Much of the discussion surrounding social networks focuses on the all-important MAU (monthly active user). Yet with each network tending to have a different definition for this metric -- some of which can be rather generous in terms of who they include -- it’s often difficult to compare the popularity of networks on a like-for-like basis, or to see how usage is changing.
We employ a consistent and fairly strict definition across all of the world’s biggest platforms. For us, someone has to say that they have actively used or contributed to the service in question within the last month. Crucially, then, they are counted as an active user only if they perceive themselves to be one.
This throws up some pretty striking results -- chief among them that more than 50% of accounts on several networks are lying largely dormant, being used rarely, if ever, by their owners. Interestingly, Facebook has the best ratio here, despite constant claims that its relevance is fading. Reddit is a very close second, with Pinterest and Tumblr performing well too. In contrast, Google+ records one of the lowest figures; this is partly a reflection of Google’s historical policy of encouraging (and at times, requiring) Gmail or YouTube users to create a G+ account to access certain features. Little wonder that it’s considering splitting out its more popular features, then.
It’s a similarly positive story for Facebook when we look at visit frequency. Exactly half of Facebook’s active users say they access the service more than once a day. This drops to about 25 per cent for platforms like YouTube, Google+, Twitter and Instagram, and to 15% or under on Tumblr, LinkedIn and Pinterest. Facebook doesn’t just have the most active users in terms of simple numbers, then, it has the most engaged ones, too.
That Facebook remains so strong despite the (rapid) growth of platforms like Tumblr and Pinterest is a clear indication of the trend towards multi-networking. Once, Facebook was where we carried out most of our social behaviours; now, many activities have migrated elsewhere and Facebook exists in a much more competitive social landscape. Essentially, we’re using it in more passive ways and for fewer things. That’s hardly surprising when we recognize that the average Internet user now has more than 5 social network accounts to his/her name and is actively using about 3 of them each month. This is one of the major reasons why time spent on social networking is continuing to creep upwards -- from 1.61 hours in 2012 to 1.72 hours in 2014.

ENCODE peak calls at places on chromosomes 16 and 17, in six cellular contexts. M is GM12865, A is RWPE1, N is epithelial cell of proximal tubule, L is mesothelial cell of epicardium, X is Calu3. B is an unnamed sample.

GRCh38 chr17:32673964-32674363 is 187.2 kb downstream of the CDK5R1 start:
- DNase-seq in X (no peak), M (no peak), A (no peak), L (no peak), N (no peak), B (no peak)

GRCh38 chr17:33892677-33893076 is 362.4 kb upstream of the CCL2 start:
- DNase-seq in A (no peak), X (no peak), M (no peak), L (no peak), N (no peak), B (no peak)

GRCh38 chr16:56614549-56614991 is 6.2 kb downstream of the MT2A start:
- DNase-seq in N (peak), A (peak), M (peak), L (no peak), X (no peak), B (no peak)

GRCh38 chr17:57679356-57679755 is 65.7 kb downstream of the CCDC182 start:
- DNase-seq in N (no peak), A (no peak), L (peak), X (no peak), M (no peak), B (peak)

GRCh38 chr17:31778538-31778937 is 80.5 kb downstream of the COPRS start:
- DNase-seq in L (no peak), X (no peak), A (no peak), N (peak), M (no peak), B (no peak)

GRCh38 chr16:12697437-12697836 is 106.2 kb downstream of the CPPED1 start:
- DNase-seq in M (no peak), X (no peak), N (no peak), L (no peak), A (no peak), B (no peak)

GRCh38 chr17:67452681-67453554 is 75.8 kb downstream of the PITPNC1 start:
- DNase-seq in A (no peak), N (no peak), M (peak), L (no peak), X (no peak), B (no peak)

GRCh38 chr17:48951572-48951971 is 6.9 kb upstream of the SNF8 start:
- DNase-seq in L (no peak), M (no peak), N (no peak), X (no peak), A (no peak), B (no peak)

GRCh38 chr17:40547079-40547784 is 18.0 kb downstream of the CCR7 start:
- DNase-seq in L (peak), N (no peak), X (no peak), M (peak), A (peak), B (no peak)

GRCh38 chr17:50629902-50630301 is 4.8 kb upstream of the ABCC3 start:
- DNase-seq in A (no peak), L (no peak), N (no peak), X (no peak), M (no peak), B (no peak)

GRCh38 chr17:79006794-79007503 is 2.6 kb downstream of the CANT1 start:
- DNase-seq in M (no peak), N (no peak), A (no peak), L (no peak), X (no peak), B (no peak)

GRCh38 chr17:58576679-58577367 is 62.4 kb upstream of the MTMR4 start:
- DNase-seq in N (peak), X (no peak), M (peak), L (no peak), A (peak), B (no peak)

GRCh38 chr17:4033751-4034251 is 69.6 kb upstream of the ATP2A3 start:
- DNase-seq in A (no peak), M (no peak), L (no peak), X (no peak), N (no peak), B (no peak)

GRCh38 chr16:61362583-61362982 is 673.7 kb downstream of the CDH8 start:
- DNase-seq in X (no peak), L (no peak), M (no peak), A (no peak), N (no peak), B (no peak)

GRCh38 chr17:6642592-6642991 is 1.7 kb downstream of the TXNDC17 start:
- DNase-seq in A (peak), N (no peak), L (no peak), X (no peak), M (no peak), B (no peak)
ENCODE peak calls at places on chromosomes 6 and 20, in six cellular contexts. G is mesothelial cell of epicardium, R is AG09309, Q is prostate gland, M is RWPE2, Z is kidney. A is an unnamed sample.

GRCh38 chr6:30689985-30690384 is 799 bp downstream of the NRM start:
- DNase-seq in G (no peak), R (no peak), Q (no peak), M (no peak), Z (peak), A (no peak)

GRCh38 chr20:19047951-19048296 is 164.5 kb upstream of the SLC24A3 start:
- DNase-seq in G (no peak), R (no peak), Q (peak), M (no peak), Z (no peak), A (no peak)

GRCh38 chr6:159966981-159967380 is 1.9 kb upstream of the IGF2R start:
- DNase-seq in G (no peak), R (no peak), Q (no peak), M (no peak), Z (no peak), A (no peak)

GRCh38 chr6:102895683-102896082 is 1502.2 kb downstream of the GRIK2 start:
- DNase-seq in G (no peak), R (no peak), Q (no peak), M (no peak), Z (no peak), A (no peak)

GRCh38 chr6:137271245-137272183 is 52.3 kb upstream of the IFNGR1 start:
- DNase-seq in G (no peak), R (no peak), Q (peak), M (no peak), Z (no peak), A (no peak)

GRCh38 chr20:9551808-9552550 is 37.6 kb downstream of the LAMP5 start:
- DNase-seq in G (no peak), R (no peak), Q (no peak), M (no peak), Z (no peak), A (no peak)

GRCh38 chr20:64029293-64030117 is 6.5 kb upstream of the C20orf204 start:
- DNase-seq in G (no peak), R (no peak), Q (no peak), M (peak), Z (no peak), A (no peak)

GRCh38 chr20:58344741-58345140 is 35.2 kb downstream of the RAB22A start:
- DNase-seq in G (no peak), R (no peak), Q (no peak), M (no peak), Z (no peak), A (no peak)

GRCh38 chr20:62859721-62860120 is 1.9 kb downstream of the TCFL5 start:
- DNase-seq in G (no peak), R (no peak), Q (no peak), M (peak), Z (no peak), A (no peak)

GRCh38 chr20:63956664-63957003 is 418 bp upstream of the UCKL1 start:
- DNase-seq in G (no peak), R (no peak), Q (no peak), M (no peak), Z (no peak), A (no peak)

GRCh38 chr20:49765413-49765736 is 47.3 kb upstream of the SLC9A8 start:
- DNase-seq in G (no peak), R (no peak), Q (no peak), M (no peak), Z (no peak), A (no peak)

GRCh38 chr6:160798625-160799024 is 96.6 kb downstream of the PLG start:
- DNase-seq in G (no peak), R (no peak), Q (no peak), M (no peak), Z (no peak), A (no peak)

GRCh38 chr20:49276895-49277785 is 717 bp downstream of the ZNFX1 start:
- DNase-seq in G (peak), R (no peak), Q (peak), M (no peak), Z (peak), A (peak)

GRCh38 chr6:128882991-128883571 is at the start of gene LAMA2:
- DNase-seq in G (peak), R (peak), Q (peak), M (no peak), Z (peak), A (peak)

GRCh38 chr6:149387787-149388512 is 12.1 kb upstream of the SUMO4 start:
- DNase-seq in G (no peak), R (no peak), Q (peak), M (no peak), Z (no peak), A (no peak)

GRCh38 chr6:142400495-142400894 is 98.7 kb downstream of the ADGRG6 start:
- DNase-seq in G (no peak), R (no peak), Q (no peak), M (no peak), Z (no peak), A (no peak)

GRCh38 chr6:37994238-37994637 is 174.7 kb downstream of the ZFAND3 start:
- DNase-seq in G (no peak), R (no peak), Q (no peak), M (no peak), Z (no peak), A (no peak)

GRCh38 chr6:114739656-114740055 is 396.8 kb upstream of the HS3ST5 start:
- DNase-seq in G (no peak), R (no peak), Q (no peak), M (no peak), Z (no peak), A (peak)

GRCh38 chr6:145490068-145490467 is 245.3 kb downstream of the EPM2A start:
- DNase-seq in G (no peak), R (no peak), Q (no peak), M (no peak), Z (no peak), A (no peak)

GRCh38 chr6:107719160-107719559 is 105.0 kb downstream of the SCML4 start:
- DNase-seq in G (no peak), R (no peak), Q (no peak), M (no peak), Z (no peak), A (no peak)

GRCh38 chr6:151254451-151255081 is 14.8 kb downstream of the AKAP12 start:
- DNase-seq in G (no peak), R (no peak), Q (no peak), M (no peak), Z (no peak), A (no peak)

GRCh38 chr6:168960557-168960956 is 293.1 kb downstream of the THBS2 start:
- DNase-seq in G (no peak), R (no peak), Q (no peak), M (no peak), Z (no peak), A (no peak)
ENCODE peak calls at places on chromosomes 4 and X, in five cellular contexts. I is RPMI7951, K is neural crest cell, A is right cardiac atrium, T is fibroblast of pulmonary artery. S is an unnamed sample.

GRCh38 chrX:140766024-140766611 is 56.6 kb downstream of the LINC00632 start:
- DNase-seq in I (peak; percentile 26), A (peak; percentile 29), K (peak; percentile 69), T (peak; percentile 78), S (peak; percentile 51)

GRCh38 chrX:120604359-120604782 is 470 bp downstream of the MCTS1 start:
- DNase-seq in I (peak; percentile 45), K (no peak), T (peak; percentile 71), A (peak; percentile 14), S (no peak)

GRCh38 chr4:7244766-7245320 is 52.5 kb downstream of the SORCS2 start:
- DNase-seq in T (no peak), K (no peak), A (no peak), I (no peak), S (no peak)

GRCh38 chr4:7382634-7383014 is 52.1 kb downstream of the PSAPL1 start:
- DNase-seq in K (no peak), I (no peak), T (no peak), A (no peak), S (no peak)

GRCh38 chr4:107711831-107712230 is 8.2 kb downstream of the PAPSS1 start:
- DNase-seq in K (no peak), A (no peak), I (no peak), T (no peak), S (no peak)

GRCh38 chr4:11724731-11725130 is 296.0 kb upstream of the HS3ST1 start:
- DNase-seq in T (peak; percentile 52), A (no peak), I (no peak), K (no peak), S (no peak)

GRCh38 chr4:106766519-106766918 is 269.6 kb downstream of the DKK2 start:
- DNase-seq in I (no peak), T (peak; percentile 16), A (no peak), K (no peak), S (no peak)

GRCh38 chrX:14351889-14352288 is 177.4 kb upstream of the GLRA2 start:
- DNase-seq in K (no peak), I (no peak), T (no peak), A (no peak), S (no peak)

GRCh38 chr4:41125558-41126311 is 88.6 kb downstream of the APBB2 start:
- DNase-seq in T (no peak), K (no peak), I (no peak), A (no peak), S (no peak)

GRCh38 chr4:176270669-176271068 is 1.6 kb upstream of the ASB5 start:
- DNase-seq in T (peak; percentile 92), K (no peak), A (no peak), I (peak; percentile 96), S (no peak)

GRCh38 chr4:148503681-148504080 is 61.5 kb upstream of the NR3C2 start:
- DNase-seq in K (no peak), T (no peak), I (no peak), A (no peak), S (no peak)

As is so often the case for digital trends, though, 16-24s are the group to watch. On average, these youngest internet users now have 6.5 social media accounts and actively use about 4 on a monthly basis. They also spend the most time per day on social networking -- racking up a daily average of 2.55 hours last year.
But it’s members of this youngest group who are most likely to say they are using Facebook less than they used to. The 16-24s also score the highest figures for “logging in to see what’s happening with posting/commenting on anything”. Meanwhile, they are the most likely to have embraced the newest platforms like Tumblr, Pinterest and Instagram and the most likely to be using mobile messaging apps like Snapchat and WhatsApp.
Of course, context is crucial here: 16-24s haven’t left Facebook. But it’s much less of a focal point for their networking activities than it was for the generation before them. In short, Facebook is now one of many networks, rather than the network; it’s still the major player but it’s hard to see how it could ever regain the type of dominance it once enjoyed.